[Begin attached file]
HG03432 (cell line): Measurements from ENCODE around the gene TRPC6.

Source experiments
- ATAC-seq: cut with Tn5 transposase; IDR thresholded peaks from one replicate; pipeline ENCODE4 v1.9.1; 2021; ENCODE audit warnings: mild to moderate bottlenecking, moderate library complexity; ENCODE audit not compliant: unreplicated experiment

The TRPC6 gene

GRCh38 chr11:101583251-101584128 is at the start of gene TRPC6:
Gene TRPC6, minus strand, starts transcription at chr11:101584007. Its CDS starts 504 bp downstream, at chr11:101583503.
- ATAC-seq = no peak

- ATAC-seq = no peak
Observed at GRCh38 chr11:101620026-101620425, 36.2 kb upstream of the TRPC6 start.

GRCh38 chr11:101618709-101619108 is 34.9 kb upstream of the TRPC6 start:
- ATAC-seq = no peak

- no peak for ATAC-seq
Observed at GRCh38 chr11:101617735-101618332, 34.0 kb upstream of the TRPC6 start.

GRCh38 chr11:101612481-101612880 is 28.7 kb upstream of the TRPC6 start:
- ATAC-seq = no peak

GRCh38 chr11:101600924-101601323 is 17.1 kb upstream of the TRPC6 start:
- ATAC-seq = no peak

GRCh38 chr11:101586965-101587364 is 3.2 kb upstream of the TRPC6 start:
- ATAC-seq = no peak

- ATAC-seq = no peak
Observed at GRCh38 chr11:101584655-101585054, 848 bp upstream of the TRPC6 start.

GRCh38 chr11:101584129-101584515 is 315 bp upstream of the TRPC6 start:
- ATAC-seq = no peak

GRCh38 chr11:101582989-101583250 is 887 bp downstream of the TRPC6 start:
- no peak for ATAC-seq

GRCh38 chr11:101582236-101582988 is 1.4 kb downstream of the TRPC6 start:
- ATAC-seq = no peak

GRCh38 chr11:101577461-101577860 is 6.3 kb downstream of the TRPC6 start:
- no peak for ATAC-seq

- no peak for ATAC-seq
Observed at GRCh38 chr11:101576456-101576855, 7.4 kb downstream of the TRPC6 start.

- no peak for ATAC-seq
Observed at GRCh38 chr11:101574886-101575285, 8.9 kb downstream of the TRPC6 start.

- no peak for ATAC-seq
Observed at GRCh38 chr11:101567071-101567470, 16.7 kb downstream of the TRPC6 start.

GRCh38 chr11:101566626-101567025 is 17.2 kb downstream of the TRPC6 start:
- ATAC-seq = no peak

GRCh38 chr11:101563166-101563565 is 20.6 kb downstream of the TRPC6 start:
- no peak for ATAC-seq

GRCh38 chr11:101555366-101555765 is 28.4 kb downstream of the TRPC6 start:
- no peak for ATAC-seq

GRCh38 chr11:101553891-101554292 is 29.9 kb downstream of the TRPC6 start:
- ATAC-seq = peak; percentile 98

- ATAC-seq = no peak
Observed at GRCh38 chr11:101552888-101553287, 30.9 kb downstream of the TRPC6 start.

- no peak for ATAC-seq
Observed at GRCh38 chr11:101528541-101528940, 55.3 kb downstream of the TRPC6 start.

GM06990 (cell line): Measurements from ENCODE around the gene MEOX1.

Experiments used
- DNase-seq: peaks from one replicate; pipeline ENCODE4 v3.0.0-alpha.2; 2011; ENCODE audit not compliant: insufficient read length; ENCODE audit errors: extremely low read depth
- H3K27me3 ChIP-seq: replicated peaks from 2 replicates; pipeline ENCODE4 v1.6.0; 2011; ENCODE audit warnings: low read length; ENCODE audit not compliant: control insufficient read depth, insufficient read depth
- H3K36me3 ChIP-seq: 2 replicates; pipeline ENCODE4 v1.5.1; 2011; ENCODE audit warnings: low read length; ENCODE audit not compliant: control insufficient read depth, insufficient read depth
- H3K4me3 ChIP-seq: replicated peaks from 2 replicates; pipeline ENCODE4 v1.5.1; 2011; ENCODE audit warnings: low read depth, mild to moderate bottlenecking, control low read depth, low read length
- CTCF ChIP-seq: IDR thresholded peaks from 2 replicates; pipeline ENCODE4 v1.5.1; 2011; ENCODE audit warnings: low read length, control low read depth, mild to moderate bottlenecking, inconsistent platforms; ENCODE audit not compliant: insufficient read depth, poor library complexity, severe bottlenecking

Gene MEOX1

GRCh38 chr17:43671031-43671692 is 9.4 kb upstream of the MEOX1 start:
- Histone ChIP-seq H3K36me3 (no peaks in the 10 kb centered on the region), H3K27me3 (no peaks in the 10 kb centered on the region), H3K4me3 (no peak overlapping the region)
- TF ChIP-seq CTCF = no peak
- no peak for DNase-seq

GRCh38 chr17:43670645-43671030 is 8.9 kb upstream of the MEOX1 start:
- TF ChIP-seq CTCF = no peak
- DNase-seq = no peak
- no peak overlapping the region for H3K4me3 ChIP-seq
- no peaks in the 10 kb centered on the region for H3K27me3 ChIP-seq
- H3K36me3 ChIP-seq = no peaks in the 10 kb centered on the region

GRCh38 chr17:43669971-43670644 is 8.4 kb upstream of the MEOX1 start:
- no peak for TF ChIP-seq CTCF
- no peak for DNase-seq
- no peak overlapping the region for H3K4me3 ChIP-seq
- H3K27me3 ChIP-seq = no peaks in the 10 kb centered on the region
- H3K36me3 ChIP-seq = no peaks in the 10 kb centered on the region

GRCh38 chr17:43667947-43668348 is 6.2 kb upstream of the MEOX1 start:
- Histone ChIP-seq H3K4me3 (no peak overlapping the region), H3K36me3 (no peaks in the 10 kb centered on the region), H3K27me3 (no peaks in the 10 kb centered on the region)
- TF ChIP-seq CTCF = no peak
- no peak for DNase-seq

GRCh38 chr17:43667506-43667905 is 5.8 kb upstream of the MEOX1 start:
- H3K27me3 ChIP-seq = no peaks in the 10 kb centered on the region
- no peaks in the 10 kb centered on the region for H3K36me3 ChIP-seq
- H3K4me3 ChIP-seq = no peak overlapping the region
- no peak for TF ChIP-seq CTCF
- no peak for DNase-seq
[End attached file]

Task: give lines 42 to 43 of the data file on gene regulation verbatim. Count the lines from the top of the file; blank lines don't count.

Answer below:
GRCh38 chr11:101553891-101554292 is 29.9 kb downstream of the TRPC6 start:
- ATAC-seq = peak; percentile 98